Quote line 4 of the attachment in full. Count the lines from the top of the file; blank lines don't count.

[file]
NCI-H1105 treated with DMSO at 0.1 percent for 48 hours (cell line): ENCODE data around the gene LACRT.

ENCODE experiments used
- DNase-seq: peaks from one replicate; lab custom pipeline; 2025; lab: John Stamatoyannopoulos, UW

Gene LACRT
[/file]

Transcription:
Gene LACRT